Journal reference: ScienceDOI: 10.1126/science.aat9077

Sunday, January 13, 2019

Equality

It seems like there has always been an attitude of "Kids these days!" Looking through history, crotchety adults have complained about the spoiled, lazy, disrespectful kids with their music and crazy clothes and obscene dances and "fancy new technology" (radios, telephones, etc.).

So it is easy to dismiss the book The Coddling of the American Mind by Greg Lukianoff and Jonathan Haidt as yet another in the long series of adults whining about kids these days. Yet I found a lot of interesting and useful insights in the book.

Perhaps the most relevant for me is their discussion of "safetyism," the idea that kids need to be protected from everything. This resonated with me. When EK was four years old, my mom asked what values they had learned - EK answered "kindness and safety." I still have flashbacks of three times something really bad almost happened to EK.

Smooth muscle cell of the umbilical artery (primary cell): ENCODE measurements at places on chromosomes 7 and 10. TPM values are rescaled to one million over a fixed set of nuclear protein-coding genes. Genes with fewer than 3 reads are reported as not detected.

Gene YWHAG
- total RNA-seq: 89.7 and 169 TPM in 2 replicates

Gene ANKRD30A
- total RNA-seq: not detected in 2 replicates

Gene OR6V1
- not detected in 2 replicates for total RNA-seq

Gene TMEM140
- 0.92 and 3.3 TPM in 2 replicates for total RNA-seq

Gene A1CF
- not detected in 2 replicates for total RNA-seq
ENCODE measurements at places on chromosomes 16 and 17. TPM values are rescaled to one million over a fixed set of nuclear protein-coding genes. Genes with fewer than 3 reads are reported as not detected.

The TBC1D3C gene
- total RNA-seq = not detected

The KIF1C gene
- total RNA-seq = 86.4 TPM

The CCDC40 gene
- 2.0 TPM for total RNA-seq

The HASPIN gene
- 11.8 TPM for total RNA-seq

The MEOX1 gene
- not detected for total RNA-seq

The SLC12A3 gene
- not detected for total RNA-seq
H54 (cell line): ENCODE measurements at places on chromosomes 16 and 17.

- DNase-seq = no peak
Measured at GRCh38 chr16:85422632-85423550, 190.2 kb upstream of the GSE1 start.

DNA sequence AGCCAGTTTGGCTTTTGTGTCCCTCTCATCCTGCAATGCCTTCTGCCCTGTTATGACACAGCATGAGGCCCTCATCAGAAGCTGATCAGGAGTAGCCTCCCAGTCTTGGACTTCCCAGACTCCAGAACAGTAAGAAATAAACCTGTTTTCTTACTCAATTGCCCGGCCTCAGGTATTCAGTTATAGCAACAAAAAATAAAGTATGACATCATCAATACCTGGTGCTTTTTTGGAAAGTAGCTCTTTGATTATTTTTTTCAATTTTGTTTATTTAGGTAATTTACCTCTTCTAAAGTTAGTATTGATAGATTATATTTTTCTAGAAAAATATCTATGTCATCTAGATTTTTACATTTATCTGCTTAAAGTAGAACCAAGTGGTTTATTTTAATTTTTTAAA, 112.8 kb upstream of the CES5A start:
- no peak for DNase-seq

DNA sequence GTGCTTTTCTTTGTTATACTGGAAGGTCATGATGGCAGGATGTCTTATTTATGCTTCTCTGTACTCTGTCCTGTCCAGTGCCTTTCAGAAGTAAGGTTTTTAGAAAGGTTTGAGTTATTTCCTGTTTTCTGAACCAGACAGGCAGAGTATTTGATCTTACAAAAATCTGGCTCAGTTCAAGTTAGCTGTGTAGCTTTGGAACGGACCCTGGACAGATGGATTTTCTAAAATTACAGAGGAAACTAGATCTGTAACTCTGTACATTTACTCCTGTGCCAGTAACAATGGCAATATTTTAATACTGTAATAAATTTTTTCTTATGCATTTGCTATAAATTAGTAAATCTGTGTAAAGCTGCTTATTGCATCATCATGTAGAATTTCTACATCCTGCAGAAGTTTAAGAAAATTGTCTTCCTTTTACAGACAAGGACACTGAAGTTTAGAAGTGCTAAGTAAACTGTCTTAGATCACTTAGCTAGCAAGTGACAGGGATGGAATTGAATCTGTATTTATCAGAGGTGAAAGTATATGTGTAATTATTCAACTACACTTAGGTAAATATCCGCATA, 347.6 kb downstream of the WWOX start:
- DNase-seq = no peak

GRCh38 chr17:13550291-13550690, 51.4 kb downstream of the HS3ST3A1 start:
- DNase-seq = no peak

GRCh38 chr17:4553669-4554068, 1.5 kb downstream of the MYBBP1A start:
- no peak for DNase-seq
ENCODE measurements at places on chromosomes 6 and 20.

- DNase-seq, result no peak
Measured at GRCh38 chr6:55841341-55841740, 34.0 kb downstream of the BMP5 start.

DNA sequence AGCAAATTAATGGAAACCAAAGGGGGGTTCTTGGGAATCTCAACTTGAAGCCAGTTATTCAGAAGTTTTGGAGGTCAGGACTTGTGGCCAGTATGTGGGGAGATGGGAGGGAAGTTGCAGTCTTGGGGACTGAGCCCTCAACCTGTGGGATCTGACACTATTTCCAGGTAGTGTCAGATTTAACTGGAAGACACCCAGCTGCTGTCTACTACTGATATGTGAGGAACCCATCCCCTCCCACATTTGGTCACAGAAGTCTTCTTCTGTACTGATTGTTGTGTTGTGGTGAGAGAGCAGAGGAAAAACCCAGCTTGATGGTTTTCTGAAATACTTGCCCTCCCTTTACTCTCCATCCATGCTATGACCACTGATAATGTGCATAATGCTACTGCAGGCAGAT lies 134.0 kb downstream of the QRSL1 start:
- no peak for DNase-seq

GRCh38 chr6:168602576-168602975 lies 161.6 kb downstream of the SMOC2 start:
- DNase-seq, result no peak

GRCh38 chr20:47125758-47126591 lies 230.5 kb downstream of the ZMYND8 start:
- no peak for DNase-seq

Lukianoff and Haidt make the point that humans are antifragile - that we need to experience stress and be tested to get stronger. Not that everything that doesn't kill us makes us stronger, but that facing (reasonable) challenges is the only way we can grow and develop. "Luckily" for EK, they've had plenty of challenges (despite my best efforts). (We were just talking about how something that happened in 2007 had a very specific influence from then on.)